8 MySpace Safety Tips for Teens:
Don’t use your real name anywhere on the site. If you have
a common first name — Thomas, Samantha, or Chris — use that
and nothing more.
You can also pick a name that is meaningful to you without
giving away personal details. For example, create a username
that reflects your interest in music or writing, art or cars.
Fill out as little of your personal profile as possible.
You don’t have to tell everybody how old you are or where you
live. Some people opt to give only their home state, or region
in some cases, for safety reasons.
You also don’t have to upload a photo of yourself. If you want
to share some sort of image, you can find an avatar online
that fits your personality.
A good rule of thumb is to not post anything you don’t want
the whole world to know about.
Only let people on your “friends” list access your profile
and other information. The less you reveal to strangers, the
safer you’ll be.
This will only work, though, if you use discretion when you
add people to your friends list. If you reciprocate every
friend request that you receive, you’ll quickly lose control
over profile access.
When you post a blog entry, proofread your writing a couple
of times before you submit. After all, you don’t want to give
away too much personal information.
For example, Internet strangers don’t need to know which
school you attend, your kid brother’s first name or where you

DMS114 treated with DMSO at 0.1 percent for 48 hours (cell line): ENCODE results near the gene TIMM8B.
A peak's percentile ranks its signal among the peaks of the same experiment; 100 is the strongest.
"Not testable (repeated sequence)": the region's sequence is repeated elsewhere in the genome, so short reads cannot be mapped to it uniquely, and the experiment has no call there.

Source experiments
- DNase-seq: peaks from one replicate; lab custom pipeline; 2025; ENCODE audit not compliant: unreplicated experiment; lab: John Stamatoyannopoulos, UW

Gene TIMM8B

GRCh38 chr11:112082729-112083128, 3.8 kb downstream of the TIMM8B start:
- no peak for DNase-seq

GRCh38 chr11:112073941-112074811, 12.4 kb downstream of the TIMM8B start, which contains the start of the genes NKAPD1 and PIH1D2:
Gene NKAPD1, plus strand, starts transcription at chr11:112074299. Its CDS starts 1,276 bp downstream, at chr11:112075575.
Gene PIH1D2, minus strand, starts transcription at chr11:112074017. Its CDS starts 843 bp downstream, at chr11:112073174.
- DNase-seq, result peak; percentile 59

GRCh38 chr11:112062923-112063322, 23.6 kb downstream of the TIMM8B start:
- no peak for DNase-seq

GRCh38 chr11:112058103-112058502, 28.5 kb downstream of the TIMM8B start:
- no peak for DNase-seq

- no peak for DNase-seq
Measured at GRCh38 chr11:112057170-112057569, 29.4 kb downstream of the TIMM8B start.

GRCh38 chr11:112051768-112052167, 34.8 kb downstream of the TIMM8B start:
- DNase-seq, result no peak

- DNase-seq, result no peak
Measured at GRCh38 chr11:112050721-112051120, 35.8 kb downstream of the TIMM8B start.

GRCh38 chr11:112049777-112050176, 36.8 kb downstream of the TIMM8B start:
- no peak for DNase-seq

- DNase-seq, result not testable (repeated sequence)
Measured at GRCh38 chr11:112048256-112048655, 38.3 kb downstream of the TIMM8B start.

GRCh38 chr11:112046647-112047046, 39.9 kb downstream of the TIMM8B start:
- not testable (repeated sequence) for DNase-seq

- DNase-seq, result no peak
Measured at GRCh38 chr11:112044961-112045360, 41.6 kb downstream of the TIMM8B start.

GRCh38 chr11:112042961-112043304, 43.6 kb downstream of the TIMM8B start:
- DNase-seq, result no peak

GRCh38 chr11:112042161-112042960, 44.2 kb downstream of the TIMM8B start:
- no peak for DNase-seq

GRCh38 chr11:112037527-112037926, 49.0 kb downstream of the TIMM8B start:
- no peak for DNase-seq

go to church.
Also, don’t post things that could embarrass you later. Even
if you set your profile to “private,” it could still come back
to haunt you later.
Sometimes you’ll receive comments or messages from people
you don’t know. If that happens, you should be careful if you
decide to reply.
Dangerous people often have subtle ways of making you slip up
and share the wrong information when you aren’t on guard.
Remember that the moment you send a comment or message to
somebody else, whatever you wrote is no longer in your
What you send to one person — even a friend you know IRL (“in
real life”) — can travel all over the Internet (and your
school’s hallways) without you even knowing this is happening.
If you have something to say that you don’t want just anybody
knowing, tell only your most trusted relatives and friends —
in person, not via the Internet, text messaging or email.
If another MySpace user is making you uncomfortable —
trying to send you photos that you don’t want to see, or
asking overly personal questions — report that user to
Then add that user to your “ignore” list and forget all about
him or her once you’ve contacted MySpace.